The Hunt for a Comfortable Bra

…with suggestions from my fellow chronic illness bloggers

(Apologies to my male readers, this one isn’t likely to interest you)

When you have a chronic illness and have to rest a lot, comfortable clothing is really important. I live in loungewear.  Underwear is equally important, but where I have a real problem is with bras. In the last few years, I’ve got away with only wearing a bra when out of the house or in company. And in winter, when I can wear layers of baggy clothes I’ve got away without one altogether. However, since last year when my functioning dropped, I’ve put on a bit of weight. Menopause has also changed my shape a little and I’ve found more of a need for support. The trouble is, as a result of the M.E, I have very tender lymph glands in my side boob (especially since my relapse last year) and if anything is tight there at all, I’m in pain within minutes.

Since my relapse and because of lockdown I’ve done most of my shopping on line, which isn’t great for things that you really need to try on. I’ve got so tired of buying bra’s that I have to send back or give away, or hanging on to something in the hope that I can manage a couple of hours of wearing it before the pain gets too bad, if I need to.

I have to add that the illness isn’t my only problem. I’m an odd shape. I have a very wide back/ ribcage and am not very well endowed. I’ve nearly always been a AA cup or can just about get away with a slightly smaller size in an A cup if I only need to wear it for a short time. Most of my life I’ve lived in crop tops rather that bras. Now though, even crop tops are putting too much pressure on my lymph glands without offering the support I need.

One of my friends raved to me about getting a bra fitting at M&S and how great it is to get a proper fitting bra, and I felt really covetous. So 3 weeks post 2nd vaccine, when I’d reached maximum immunity, I decided to combine a trip to town for an eye test, with a bra fitting.

Unfortunately, the eye test was exhausting so by the time I got to the bra fitting I was rather foggy. I did walk away with two bras, but with two different cup sizes. Anybody without brain fog might have questioned that, and indeed I did point out to the fitter, that I didn’t fill the A cup but she kind of brushed over it and encouraged me to buy it anyway. (I thought you were supposed to be able to trust M&S?) The problem was, it seems there was only one bra in the whole store in my size! I’ve since searched their online store for another of the same make in my size but it seems that that one was a one-off, end of line or something! Another problem is that the one that did fit isn’t even cotton. It’s supposed to be a super soft comfortable material but it starts to itch my skin if I get a hot flush and sweat. M&S, you have let me down!

At first, I was a rather upset at being sold one bra that doesn’t fit and another that isn’t really great, from the one institution that is supposed to be the most trustworthy in the UK. I got over it by deciding to turn it into an opportunity for good. I’ve searched out all the bra’s I’ve hardly worn in the last few years because they just weren’t comfortable enough and packaged them up with the new one that doesn’t fit and sent it off to smalls for all, a wonderful charity that send underwear to people in need. They even have a wish list on amazon where you can buy pants (underwear to those of you from across the ocean) for kids and ship it straight to them. One of the important reasons for sending bra’s is that women in Africa are less likely to be raped if wearing a bra (something to do with perceived status). So please, if you end up buying a bra that doesn’t fit you properly or you have bra’s that you just never wear, could you think about donating them to this wonderful cause?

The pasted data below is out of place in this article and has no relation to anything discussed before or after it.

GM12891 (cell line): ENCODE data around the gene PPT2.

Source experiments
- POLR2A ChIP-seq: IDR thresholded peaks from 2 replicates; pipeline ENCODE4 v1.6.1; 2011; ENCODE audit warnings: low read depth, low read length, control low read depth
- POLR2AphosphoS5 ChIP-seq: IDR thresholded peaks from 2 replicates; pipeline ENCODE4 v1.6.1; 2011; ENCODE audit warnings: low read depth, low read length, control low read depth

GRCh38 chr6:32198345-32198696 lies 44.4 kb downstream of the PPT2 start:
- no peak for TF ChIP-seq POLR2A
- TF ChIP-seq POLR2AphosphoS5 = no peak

Anyway, back to my hunt for a comfortable bra and where I’m at right now.

After asking my fellow chronic illness bloggers, I tried following one of the recommendations and brought a 3 pack of inexpensive cotton bralettes from New Look. They didn’t quite do the job as they were a little loose where I needed support, but I’ve managed to sew them to fit better.

I’d still love to find a comfortable bra that I don’t have to customise myself so if anyone knows of where I can get comfortable size 40AA bra please let me know.

In the meantime, I’ll leave you with the suggestions for comfortable bra’s that I got from my fellow chronic illness bloggers.

pinterest image for a hunt for a comfortable braBecky has written a whole blog post: Lockdown Lingerie: 5 wire free bars for chilling and living at home

Rachel suggests sizing up on an M&S flexifit

Megan likes M&S non-wired and organics basics.

Heather (from Canada) likes a soft bra from a store called ‘La Vive en Rose’

Carrie-Anne likes her lounge bra from Sainsburys

Jenna gave me the suggestion of bralettes from New Look



I’ve been nominated in 3 categories for Wego Health awards. I’d really appreciate your support in endorsing my nominations, which could help get me to the finals. Winners get a paid trip to the awards ceremony in Boston in October. Now that would be exciting! You can endorse me HERE.

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2 thoughts on “The Hunt for a Comfortable Bra”

  1. Have you tried Coobie? As my illness has progressed, I now wear them almost exclusively. They are pull on but they are super stretchy and you can sleep in them if/when needed. They are also easy care and easy storage. I buy the full size to avoid any tightness around chest and I remove the pads as well – snug but not tight.


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